The tube member 82 is integrally joined to the funnel member 76 and is ultimately disposed such that the orifice 84 is positioned between the outer and inner seals 20 and 24 thereby facilitating the removal of air from the inner portion 12 of the bag 10. The tube member 82 is fabricated from plastic and, when taking an end view, configured in the shape of an oval with a substantially larger longitudinal axis relative to a lateral axis thereby providing a substantially “flattened” tube that facilitates a tight outer seal 20 when the first and second ridges 30 and 32 are separated to engage the tube member 82 when removing air from the inner portion 12 of the bag 10. The orifice 84 has a relatively small cross-sectional area thereby limiting the vacuum capability of the vacuum portion 72 to prevent the inner portion 12 of the bag 10 from being drawn into the tube member 82 when using a relatively powerful vacuum portion 72.
Referring now to
Referring now to
The upright stance of the bag 100 is accomplished by incorporating a triangular configuration into the end walls 118. Triangular configured seams 124 are included in the end walls 118 to promote the collapsing of the end walls 118 as air is forcibly sucked from the bag 100. As air is removed from the bag 100, the end walls 118 start collapsing inward at a central point 126 in the seams 124. The end walls 118 continue to collapse until the central points 126 engage the food goods to be frozen, whereupon, the bottom and side walls 114 and 116 are drawn inward until engaging the food goods and the end walls 118. The initial collapsing of the end walls 118 of the bag 100 prevents the side walls 114 from first collapsing and being drawn into the orifice 84 of the vacuum portion 72 before the air has been removed from the bag 100 thereby promoting a complete vacuum of the bag 100 and the preservation of the food goods therein.
Referring now to
The first ridges 216 of the second locking seal 204 are relatively larger and more rigid than the first ridges of the first and third locking seals 202 and 206. The first ridges 216 of the second locking seal 204 are sized to snugly receive therebetween the evacuation tube 214 which includes a rectangular outer configuration that cooperates with the substantially rectangular gap 217 between the first ridges 216 to promote the snug insertion of the tube 214 between the ridges 216. The evacuation tube 214 is dimensioned to promote the relatively fast removal of air from inside the enclosure 200 when a vacuum device (not pictured) is cooperatively coupled to an enlarged suction port 218 of the evacuation tube 214. Further, the size, rigidity and configuration of the first ridges 216 of the second locking seal 204 cooperate with the evacuation tube 214 to prevent adjacent portions 228 and 230 of the enclosure 200 from being sucked into a suction end 219 of the air evacuation tube 214 when the vacuum device is energized.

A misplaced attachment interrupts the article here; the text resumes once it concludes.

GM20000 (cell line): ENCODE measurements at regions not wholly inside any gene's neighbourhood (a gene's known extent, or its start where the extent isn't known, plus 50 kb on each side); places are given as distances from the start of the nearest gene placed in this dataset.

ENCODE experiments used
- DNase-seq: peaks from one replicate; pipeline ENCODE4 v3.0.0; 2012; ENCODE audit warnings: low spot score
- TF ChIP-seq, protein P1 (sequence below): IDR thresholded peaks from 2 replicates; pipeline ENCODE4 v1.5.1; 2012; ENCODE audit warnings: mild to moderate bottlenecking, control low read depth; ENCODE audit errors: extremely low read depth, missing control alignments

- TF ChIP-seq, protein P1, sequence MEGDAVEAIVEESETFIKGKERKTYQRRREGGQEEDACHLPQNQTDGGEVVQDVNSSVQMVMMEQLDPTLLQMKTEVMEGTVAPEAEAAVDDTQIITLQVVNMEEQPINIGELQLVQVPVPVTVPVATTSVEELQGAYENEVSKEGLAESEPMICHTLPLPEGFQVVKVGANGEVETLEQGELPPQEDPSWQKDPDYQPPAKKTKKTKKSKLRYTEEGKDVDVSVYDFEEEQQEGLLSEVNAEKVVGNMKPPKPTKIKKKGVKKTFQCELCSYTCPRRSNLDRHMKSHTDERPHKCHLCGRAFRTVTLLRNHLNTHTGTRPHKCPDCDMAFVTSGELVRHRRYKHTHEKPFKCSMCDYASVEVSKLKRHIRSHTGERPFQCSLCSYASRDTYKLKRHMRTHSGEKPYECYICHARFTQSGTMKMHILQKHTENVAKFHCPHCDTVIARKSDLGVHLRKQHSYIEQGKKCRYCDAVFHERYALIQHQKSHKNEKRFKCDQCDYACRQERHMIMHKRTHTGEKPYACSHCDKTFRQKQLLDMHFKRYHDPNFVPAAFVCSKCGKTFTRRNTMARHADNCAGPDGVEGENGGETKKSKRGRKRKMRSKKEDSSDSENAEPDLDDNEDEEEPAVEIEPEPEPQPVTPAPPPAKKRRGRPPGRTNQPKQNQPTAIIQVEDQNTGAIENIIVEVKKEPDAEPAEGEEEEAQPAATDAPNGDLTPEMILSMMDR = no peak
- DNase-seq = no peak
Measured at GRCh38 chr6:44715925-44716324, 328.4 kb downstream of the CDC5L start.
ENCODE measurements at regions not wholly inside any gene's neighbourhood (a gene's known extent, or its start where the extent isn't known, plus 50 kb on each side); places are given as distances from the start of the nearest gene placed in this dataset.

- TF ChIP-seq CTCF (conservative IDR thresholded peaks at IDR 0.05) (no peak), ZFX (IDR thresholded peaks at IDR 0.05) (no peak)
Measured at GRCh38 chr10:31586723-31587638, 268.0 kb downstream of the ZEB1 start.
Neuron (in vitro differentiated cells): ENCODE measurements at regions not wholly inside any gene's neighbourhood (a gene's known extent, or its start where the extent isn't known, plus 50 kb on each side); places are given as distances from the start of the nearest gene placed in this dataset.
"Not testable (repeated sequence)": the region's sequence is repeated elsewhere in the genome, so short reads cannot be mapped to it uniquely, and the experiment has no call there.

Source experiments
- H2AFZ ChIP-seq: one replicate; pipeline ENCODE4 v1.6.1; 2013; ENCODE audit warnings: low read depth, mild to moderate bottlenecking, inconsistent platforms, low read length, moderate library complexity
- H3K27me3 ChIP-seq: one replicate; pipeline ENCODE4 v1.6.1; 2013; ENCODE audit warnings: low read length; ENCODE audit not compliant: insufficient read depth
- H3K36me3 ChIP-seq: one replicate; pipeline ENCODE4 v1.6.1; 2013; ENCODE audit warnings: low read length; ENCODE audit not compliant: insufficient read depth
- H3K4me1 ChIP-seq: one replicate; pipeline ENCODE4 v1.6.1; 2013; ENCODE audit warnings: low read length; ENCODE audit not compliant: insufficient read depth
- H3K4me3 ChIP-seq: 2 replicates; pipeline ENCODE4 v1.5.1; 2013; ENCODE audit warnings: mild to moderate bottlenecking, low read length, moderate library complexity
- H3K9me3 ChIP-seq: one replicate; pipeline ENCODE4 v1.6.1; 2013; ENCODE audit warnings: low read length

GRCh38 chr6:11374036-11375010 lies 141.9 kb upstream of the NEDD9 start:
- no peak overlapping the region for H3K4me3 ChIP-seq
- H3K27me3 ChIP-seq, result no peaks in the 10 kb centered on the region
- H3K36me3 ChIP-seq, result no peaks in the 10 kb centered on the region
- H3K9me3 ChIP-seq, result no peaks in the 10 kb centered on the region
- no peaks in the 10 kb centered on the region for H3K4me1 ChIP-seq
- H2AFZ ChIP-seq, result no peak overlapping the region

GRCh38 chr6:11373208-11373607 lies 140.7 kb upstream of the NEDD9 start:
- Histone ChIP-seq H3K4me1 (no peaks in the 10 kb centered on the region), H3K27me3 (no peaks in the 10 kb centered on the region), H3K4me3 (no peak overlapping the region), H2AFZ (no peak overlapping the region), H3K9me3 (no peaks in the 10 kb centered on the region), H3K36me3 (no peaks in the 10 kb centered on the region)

In operation, a perishable food item is disposed inside an inner portion 220 of the enclosure 200 via a top opening 222. The first locking seal 202 is then sealed shut while the second and third seals 204 and 206 remain open. The evacuation tube 214 is then inserted through the aperture 210 and between the first ridges 216 of the second seal 204. A vacuum device is coupled to the suction port 218 of the evacuation tube 214 whereupon the vacuum device is energized and all air is removed from all portions of the enclosure 200. The third locking seal 206 is then sealed closed while the suction device is energized. The second locking seal 204 is then sealed closed by forcibly joining (see
Thus, the second locking seal 204 promotes the removal of all air from inside the enclosure 200 between the first and third locking seals 202 and 206 after the enclosure has been initially sealed to protect the perishable items via cooperatively sealing the first and third locking seals 202 and 206. The removal of all air from the enclosure 200 plus the prevention of air from re-entering the enclosure 200 after de-energizing the air removal device, increases preservation capability of the enclosure 200 when freezing the perishable items inside the enclosure 200.
The foregoing description is for purposes of illustrating only and is not intended to limit the scope of protection accorded this invention. The scope of protection is to be measured by the following claims, which should be interpreted as broadly as the inventive contribution permits.
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|JPH03212355A *||Title not available|
|U.S. Classification||383/61.2, 383/63, 383/100, 383/103|
|International Classification||B65B31/04, B65D33/01, B65D33/16, B65D81/20|
|Cooperative Classification||B65D81/2023, B65B31/04|
|European Classification||B65B31/04, B65D81/20B2|
|Mar 6, 2012||FPAY||Fee payment|
Year of fee payment: 4
|Mar 3, 2016||FPAY||Fee payment|
Year of fee payment: 8